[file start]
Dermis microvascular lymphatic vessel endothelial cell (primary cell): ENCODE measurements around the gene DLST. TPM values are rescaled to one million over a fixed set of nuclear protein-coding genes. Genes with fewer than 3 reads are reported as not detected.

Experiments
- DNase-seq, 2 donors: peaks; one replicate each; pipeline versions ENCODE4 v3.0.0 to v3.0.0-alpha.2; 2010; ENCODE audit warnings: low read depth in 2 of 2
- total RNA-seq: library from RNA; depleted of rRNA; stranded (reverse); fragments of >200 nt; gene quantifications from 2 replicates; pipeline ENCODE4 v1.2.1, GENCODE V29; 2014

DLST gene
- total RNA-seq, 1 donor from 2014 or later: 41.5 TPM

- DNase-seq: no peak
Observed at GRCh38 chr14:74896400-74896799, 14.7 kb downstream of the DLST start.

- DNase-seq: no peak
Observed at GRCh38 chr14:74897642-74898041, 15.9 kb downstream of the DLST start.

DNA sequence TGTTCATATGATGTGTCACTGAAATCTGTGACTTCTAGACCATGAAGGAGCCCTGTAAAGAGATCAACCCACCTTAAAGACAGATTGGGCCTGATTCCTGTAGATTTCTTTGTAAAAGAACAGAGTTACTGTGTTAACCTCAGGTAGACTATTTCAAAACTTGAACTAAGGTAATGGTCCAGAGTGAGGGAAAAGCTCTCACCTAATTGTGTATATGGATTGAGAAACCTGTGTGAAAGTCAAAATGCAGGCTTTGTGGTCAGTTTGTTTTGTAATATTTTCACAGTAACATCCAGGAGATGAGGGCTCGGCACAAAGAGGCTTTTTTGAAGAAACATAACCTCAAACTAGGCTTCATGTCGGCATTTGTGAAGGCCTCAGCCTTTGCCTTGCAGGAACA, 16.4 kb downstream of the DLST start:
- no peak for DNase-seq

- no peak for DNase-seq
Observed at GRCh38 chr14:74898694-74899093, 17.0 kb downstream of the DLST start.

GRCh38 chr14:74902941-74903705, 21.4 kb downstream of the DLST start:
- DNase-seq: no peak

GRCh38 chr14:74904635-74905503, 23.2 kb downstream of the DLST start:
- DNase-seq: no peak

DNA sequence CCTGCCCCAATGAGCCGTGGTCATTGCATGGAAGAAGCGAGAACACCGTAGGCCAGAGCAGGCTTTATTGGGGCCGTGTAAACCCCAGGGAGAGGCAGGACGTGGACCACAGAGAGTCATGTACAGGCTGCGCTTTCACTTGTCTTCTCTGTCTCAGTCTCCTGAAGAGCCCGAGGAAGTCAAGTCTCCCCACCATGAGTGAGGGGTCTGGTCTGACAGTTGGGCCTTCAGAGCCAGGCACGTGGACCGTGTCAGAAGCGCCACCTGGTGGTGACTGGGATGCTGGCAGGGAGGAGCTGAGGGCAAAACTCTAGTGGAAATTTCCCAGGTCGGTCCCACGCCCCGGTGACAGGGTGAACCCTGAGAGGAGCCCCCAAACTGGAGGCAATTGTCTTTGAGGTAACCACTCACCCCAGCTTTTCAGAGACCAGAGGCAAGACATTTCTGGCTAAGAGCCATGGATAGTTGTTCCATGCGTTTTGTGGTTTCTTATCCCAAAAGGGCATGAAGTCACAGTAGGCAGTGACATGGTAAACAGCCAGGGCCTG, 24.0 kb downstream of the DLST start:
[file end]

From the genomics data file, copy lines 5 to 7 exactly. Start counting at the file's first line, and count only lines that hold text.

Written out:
DLST gene
- total RNA-seq, 1 donor from 2014 or later: 41.5 TPM

- DNase-seq: no peak